Category Archives: Legal

Higher education in the courtroom.


In O’Bannon Case, Appeals Court Says NCAA Rules Violate Antitrust Laws

[Updated (9/30/2015, 12:04 p.m.) with more detail and analysis of the ruling.]

A three-judge panel of the U.S. Court of Appeals for the Ninth Circuit on Wednesday upheld the main thrust of a judge’s landmark decision last year declaring that NCAA rules violate federal antitrust law by restricting players’ ability to trade on their images. The decision also struck down part of  last year’s ruling, by Judge Claudia Wilken of the U.S. District Court in Oakland, Calif., which would have allowed foot…


Jury Rules for Former U. of Oregon Police Officer in Whistle-Blower Case

A federal jury has awarded $755,000 to a former public-safety officer at the University of Oregon after determining that his supervisors at the institution retaliated against him for blowing the whistle on mismanagement and a juvenile culture in the campus’s police department. The Oregonian reports that the jury found the university’s police chief, Carolyn McDermed, and a lieutenant, Brandon Lebrecht, had retaliated against James Cleavenger by firing him and seeking to defame him.

“This is a vic…


U. of Kansas Can’t Expel Student Over Derogatory Tweets, Court Rules

The University of Kansas must reinstate a student it expelled for derogatory tweets he posted about his ex-girlfriend, the Lawrence Journal-World reports.

The Kansas Court of Appeals ruled on Friday that Navid Yeasin, who was expelled in 2013, couldn’t be held responsible under the university’s code of student conduct because there was “no proof in the record that Yeasin posted the tweets while he was on campus,” and the code governs only behavior on the campus or at university-sponsored events…


Federal Investigation Finds No Anti-Asian Bias in Princeton Admissions

The Education Department’s Office for Civil Rights has cleared Princeton University of allegations that it discriminates against Asian and Asian-American applicants in admissions.

Princeton, which announced the civil-rights office’s findings on Wednesday, had come under the scrutiny of the federal civil-rights office as a result of separate discrimination complaints filed by rejected applicants with Asian backgrounds, in 2006 and 2011. The rejected applicants, who asked the federal government to…


Family of Drum Major Killed in Hazing Ritual Will Get $1.1-Million Settlement

The family of Robert Champion, the Florida A&M University drum major who was brutally killed in a 2011 hazing ritual, will receive $1.1 million as part of a settlement with the university, the Orlando Sentinel reports.

An insurance company will pay $800,000 to Mr. Champion’s estate, and the remaining $300,000 will be paid by the university. If the university paid any more, the settlement would have to be approved by the Florida Legislature.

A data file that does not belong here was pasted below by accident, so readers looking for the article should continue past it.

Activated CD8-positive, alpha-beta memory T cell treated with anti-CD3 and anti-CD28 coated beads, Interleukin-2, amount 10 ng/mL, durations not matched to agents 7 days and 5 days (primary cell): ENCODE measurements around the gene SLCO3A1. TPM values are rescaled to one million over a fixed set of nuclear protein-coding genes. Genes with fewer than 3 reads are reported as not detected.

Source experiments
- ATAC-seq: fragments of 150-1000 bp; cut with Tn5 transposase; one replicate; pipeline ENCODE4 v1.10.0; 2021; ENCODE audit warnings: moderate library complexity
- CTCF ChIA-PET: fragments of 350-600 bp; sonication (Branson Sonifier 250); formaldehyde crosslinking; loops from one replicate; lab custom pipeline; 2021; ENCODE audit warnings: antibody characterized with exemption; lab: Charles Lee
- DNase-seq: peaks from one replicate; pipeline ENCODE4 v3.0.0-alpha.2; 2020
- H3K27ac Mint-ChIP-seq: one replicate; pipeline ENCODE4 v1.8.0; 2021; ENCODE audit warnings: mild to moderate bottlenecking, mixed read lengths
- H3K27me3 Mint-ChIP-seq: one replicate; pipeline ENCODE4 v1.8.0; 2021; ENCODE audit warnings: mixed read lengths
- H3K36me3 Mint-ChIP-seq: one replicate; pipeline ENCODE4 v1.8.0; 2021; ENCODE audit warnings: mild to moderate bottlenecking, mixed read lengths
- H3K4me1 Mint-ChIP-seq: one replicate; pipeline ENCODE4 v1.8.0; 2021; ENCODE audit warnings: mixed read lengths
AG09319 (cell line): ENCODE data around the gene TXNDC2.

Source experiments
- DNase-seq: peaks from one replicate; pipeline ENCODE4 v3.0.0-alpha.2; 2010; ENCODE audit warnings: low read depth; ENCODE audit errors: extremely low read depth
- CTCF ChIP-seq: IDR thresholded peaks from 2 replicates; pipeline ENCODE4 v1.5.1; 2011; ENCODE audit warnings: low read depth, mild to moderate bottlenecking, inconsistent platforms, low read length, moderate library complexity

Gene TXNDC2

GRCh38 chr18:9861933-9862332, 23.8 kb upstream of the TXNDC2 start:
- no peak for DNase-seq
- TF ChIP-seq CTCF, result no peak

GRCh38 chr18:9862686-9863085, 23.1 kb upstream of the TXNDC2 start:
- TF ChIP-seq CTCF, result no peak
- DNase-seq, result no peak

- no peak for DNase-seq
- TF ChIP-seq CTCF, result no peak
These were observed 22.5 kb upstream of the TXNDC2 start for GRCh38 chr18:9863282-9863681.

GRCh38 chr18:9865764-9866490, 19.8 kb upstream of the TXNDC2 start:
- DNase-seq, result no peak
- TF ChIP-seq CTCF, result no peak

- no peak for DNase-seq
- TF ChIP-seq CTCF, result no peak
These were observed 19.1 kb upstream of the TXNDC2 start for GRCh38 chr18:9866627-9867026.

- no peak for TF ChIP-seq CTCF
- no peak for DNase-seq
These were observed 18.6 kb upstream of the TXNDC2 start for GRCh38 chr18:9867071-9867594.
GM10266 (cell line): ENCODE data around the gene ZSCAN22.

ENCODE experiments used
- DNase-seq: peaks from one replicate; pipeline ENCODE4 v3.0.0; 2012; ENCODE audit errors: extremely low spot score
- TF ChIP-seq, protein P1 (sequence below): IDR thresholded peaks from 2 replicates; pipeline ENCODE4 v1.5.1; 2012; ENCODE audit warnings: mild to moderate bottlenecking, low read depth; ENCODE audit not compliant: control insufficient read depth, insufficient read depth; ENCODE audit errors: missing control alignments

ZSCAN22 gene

As part of the settlement, the university will also nam…


College of DuPage Trustees Void President’s Contract

The College of DuPage’s Board of Trustees narrowly voted on Thursday night to void the employment contract of the Illinois institution’s president, Robert L. Breuder, the Chicago Tribune reported. The deeply divided board voted 4 to 3 on the measure, which also declared Mr. Breuder an at-will employee, meaning he serves at the pleasure of the board and can be fired at any time.

That puts in jeopardy the $763,000 severance package that Mr. Breuder had negotiated with a previous board to retire i…


Charges Are Dropped Against Temple Professor Accused of Sharing Tech With China

The U.S. Department of Justice on Friday dropped all charges against a Temple University physics professor who had been accused of sharing semiconductor technology with China, The New York Times reported.

The professor, Xi Xiaoxing, had been charged with four counts of wire fraud. At the time the charges were announced, he was chairman of Temple’s physics department, but the university stripped him of that title and placed him on administrative leave.

Mr. Xi maintained that he was innocent, and …


To Settle Student’s Lawsuit, Michigan Reverses Sexual-Assault Finding

The University of Michigan at Ann Arbor has agreed to settle a student’s lawsuit by throwing out its finding that the man sexually assaulted a female student three years ago in his dormitory room. The Detroit Free Press reports that the university consented to the measure in exchange for an agreement by the male student, Drew Sterrett, not to return to the campus and not to disparage the institution.

The settlement, which requires the approval of a federal judge to take effect, would end Mr. Ste…


Fight Over Cooper Union’s Decision to Charge Tuition Nears an End

A major battle over the future of the Cooper Union for the Advancement of Science and Art appears to be coming to an end, according to statements released on Tuesday by the prestigious Manhattan college’s Board of Trustees and a coalition of professors, alumni, and students who sued in 2014 to block the board’s plan to start charging undergraduate tuition.

Those groups and the office of the attorney general of New York State, which began investigating the board’s handling of the institution’…


U. of Texas Moves Confederate Statue After Court Rejects Opponents’ Petition

[Updated and revised (8/30/2015, 8:46 p.m.) after the statue's removal.]

A statue of Jefferson Davis, who was president of the Confederate states during the Civil War, was removed from a controversially prominent position on the campus of the University of Texas at Austin on Sunday morning, the Austin American-Statesman reported.

The move came after a Texas appeals court on Friday declined a request from the Sons of Confederate Veterans to block a lower court’s ruling that allowed the universit…